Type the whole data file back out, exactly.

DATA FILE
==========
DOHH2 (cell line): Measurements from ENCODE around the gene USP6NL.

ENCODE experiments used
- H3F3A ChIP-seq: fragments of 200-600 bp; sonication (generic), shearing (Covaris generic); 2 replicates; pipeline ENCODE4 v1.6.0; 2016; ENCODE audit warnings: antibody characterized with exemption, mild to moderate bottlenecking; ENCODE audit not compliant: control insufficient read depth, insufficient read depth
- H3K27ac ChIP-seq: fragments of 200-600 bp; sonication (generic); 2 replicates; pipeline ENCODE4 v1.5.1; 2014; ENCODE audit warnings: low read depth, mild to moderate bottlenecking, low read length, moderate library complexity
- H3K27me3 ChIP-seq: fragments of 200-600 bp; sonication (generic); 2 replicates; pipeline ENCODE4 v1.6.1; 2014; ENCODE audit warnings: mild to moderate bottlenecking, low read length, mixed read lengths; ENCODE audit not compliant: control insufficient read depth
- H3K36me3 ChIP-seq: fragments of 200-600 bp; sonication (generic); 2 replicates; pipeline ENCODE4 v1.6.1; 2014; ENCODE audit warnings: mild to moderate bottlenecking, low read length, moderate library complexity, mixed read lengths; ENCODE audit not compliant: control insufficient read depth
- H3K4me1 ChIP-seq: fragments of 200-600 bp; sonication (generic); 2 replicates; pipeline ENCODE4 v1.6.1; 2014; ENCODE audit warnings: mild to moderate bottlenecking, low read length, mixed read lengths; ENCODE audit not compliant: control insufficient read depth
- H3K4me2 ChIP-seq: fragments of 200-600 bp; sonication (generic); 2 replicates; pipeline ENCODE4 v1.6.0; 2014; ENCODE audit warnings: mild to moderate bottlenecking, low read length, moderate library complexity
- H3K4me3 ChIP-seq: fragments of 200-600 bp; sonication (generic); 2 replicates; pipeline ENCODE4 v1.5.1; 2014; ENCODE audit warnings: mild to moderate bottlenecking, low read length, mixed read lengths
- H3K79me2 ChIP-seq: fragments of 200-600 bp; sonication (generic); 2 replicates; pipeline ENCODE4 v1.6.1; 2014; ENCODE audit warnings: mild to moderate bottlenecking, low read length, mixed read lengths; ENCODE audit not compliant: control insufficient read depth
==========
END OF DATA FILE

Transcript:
DOHH2 (cell line): Measurements from ENCODE around the gene USP6NL.

ENCODE experiments used
- H3F3A ChIP-seq: fragments of 200-600 bp; sonication (generic), shearing (Covaris generic); 2 replicates; pipeline ENCODE4 v1.6.0; 2016; ENCODE audit warnings: antibody characterized with exemption, mild to moderate bottlenecking; ENCODE audit not compliant: control insufficient read depth, insufficient read depth
- H3K27ac ChIP-seq: fragments of 200-600 bp; sonication (generic); 2 replicates; pipeline ENCODE4 v1.5.1; 2014; ENCODE audit warnings: low read depth, mild to moderate bottlenecking, low read length, moderate library complexity
- H3K27me3 ChIP-seq: fragments of 200-600 bp; sonication (generic); 2 replicates; pipeline ENCODE4 v1.6.1; 2014; ENCODE audit warnings: mild to moderate bottlenecking, low read length, mixed read lengths; ENCODE audit not compliant: control insufficient read depth
- H3K36me3 ChIP-seq: fragments of 200-600 bp; sonication (generic); 2 replicates; pipeline ENCODE4 v1.6.1; 2014; ENCODE audit warnings: mild to moderate bottlenecking, low read length, moderate library complexity, mixed read lengths; ENCODE audit not compliant: control insufficient read depth
- H3K4me1 ChIP-seq: fragments of 200-600 bp; sonication (generic); 2 replicates; pipeline ENCODE4 v1.6.1; 2014; ENCODE audit warnings: mild to moderate bottlenecking, low read length, mixed read lengths; ENCODE audit not compliant: control insufficient read depth
- H3K4me2 ChIP-seq: fragments of 200-600 bp; sonication (generic); 2 replicates; pipeline ENCODE4 v1.6.0; 2014; ENCODE audit warnings: mild to moderate bottlenecking, low read length, moderate library complexity
- H3K4me3 ChIP-seq: fragments of 200-600 bp; sonication (generic); 2 replicates; pipeline ENCODE4 v1.5.1; 2014; ENCODE audit warnings: mild to moderate bottlenecking, low read length, mixed read lengths
- H3K79me2 ChIP-seq: fragments of 200-600 bp; sonication (generic); 2 replicates; pipeline ENCODE4 v1.6.1; 2014; ENCODE audit warnings: mild to moderate bottlenecking, low read length, mixed read lengths; ENCODE audit not compliant: control insufficient read depth